On May 3, 2014, a fourth article appeared headlined “Kenny to set up probe into Garda sex abuse claims”.
Mr Williams said this was based on him getting confirmation from Mr Martin’s office that a letter in relation to his meeting with Ms D had been passed on to the office of An Taoiseach.
Judge Charleton found:
“While it had been, this did not mean that An Taoiseach was proposing to do anything about it and so the article could, be described as speculative.”
And, again, Judge Charleton stated Mr Williams should have contacted either Sgt McCabe or those who were involved in the investigation of Ms D’s complaint in 2006/2007, saying:
“They would have constituted unwelcome attention in the shape of a clear identification of Maurice McCabe by those who were aware of the Ms D matter and the return of an allegation long since dealt with.”
Although Mr Williams did not make contact with either Sgt McCabe or Supt Cunningham before writing his series of articles, Mr Williams did speak with the then Garda press officer Supt Dave Taylor.
There was conflicting evidence given to the tribunal about their interaction.
Supt Taylor told the tribunal that Mr Williams, in March 2014, rang him up and said “guess where I am?” before telling Supt Taylor he was at the D household, that Sgt McCabe had ruined Ms D’s life and that he was going to write a damaging article about Sgt McCabe.
Supt Taylor claimed he passed this information on to then Garda Commissioner Martin Callinan and then Deputy Commissioner Nóirín O’Sullivan.
Mr Williams had denied this when he gave evidence and said he had asked Supt Taylor a set of questions about the Ms D case and was told by Supt Taylor that “the investigation had taken place, a file has been sent to the DPP and there were no charges”.
Judge Charleton accepted Mr Williams’ evidence and rejected that of Supt Taylor, saying:
“There would not be the slightest reason for Paul Williams to curry some kind of favour with the Garda Press Office by gleefully announcing the news that bad news was imminent for Maurice McCabe. That does not fit with the evidence, or with the character, of Paul Williams.”
Ms D made a complaint about the investigation into her 2006/2007 allegation to the Garda Síochána Ombudsman Commission on April 29, 2014 – days before, unbeknownst to Ms D, the false rape allegation which was sitting in a cabinet file in TUSLA was randomly plucked out and circulated to An Garda Síochána and eventually presented as a true allegation to the then Garda Commissioner Nóirín O’Sullivan.
It remained in Garda HQ until February 2017.
The tribunal heard that the idea of making a complaint to GSOC was something Ms D had discussed with Mr Williams during their interview in March 2014.
But, Judge Charleton found “he [Williams] did not in any way or at all lead her into making this further complaint”.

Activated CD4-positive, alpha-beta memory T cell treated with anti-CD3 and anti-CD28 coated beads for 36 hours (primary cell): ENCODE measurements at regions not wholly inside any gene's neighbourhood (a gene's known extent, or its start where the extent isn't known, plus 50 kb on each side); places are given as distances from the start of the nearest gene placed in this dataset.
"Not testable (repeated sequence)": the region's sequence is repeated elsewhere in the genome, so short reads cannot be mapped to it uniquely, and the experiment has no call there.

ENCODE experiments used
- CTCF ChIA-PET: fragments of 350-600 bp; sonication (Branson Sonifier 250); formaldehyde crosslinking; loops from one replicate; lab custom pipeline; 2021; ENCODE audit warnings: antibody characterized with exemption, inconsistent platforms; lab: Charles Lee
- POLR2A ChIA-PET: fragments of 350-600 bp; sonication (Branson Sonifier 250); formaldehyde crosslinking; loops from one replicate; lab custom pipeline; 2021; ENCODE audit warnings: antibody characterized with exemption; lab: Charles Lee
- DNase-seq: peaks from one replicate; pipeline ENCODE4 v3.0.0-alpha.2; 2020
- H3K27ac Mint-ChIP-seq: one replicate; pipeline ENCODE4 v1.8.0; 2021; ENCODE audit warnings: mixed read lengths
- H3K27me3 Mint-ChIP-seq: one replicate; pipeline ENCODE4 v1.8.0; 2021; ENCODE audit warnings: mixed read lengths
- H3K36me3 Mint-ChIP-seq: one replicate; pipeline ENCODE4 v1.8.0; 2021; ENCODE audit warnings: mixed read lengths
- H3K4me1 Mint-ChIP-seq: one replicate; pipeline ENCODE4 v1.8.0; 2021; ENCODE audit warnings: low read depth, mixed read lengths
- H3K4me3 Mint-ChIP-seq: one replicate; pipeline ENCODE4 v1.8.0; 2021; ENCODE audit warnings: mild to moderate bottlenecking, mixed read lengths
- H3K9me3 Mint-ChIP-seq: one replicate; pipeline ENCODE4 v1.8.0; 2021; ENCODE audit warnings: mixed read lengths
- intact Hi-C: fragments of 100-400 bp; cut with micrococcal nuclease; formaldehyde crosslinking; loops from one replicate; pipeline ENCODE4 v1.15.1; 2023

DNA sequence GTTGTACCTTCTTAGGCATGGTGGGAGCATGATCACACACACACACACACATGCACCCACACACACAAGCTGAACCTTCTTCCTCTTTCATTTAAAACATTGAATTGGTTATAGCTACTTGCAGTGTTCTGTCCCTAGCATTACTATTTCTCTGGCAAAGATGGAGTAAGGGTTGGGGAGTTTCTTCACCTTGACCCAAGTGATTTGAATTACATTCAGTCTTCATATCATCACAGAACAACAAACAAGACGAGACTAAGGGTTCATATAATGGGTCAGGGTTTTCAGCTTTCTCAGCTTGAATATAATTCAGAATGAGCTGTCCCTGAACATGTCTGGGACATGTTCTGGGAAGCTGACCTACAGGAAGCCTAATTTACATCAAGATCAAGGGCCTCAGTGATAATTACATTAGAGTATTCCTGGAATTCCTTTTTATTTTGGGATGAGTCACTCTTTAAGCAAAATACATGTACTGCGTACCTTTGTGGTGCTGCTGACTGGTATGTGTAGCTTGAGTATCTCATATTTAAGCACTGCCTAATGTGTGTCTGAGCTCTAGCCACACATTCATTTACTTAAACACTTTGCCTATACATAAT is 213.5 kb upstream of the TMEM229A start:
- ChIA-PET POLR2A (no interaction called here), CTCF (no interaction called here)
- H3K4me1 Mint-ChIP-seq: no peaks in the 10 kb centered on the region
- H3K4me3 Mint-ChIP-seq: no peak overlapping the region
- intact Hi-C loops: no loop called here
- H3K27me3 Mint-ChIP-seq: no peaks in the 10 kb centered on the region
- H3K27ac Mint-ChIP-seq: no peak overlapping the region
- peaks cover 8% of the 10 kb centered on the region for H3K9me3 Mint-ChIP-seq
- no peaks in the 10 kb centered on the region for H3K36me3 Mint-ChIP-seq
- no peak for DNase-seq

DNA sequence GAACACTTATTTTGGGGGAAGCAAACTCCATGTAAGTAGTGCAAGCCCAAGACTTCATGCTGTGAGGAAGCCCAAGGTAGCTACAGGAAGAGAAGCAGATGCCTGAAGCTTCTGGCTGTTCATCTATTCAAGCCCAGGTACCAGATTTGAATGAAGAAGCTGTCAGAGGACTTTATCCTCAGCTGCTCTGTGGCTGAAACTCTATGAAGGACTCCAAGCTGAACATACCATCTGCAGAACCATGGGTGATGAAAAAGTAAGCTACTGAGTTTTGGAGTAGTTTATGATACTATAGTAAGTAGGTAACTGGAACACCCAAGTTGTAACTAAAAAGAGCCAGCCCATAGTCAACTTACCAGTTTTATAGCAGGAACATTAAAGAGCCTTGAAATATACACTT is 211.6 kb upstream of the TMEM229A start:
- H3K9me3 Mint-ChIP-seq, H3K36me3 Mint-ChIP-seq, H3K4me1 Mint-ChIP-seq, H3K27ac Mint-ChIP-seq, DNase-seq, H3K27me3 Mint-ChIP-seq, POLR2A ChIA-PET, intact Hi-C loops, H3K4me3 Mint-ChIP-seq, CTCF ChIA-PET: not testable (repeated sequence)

Mr Williams was one of the 12 journalists whom Supt Taylor claimed he “negatively briefed” against Sgt McCabe.
As mentioned above, Judge Charleton accepted Mr Williams evidence – that Supt Taylor told him that a complaint had been made, a file went to the DPP and there were no charges – but did not find that Supt Taylor “negatively briefed” Mr Williams.
Judge Charleton found:
“While Superintendent Taylor claims, in typically laconic form used in relation to any evidence that might have supported his claims, that he briefed Paul Williams negatively against Maurice McCabe, no details of this, as usual, were supplied and the tribunal does not believe him.”
Dublin City University professor Colum Kenny
On March 2, 2014 – just over a month before Mr Williams’ first article on Ms D and days before Mr Williams first met Ms D – journalist and Dublin City University professor Colum Kenny wrote an article in the Sunday Independent about Sgt McCabe and how he had been wrongly blamed for the disappearance of a seized computer central to a sex abuse case.
In the article, he made the following reference to the Ms D allegation:
“It is understood that Sgt McCabe has also been subjected to a serious accusation by a senior garda that was subsequently referred by gardai to the DPP, who found no basis on which to pursue the matter.”
When Mr Kenny gave evidence to the tribunal, he indicated that when sending the March 2 article for publication to the Sunday Independent, he had sent a document to INM’s lawyers outlining the DPP’s full directions against Sgt McCabe in order to verify what he was writing.
The tribunal didn’t specifically hear what this document was or specifically to whom it was sent or even specifically when it was sent.
Mr Kenny wasn’t asked these details.
Judge Charleton made no comment on this document in his report.
The report can be read in full here
Previously: Maurice McCabe And INM: Part 1